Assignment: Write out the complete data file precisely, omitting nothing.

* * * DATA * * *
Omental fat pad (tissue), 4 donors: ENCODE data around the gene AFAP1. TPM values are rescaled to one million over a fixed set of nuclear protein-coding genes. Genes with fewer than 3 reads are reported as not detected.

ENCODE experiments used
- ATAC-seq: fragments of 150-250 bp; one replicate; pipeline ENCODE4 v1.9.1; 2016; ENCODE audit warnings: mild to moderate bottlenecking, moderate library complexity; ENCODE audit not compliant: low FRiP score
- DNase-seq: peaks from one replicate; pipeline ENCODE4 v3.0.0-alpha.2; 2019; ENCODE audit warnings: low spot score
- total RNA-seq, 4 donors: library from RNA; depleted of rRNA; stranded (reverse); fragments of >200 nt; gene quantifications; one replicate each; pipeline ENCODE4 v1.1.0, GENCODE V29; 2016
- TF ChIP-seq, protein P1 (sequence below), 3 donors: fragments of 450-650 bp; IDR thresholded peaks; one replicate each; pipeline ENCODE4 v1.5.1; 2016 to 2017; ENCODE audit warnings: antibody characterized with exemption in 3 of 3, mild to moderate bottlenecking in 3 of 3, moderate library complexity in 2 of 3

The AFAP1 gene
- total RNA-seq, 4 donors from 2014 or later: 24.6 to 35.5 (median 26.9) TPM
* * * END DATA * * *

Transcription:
Omental fat pad (tissue), 4 donors: ENCODE data around the gene AFAP1. TPM values are rescaled to one million over a fixed set of nuclear protein-coding genes. Genes with fewer than 3 reads are reported as not detected.

ENCODE experiments used
- ATAC-seq: fragments of 150-250 bp; one replicate; pipeline ENCODE4 v1.9.1; 2016; ENCODE audit warnings: mild to moderate bottlenecking, moderate library complexity; ENCODE audit not compliant: low FRiP score
- DNase-seq: peaks from one replicate; pipeline ENCODE4 v3.0.0-alpha.2; 2019; ENCODE audit warnings: low spot score
- total RNA-seq, 4 donors: library from RNA; depleted of rRNA; stranded (reverse); fragments of >200 nt; gene quantifications; one replicate each; pipeline ENCODE4 v1.1.0, GENCODE V29; 2016
- TF ChIP-seq, protein P1 (sequence below), 3 donors: fragments of 450-650 bp; IDR thresholded peaks; one replicate each; pipeline ENCODE4 v1.5.1; 2016 to 2017; ENCODE audit warnings: antibody characterized with exemption in 3 of 3, mild to moderate bottlenecking in 3 of 3, moderate library complexity in 2 of 3

The AFAP1 gene
- total RNA-seq, 4 donors from 2014 or later: 24.6 to 35.5 (median 26.9) TPM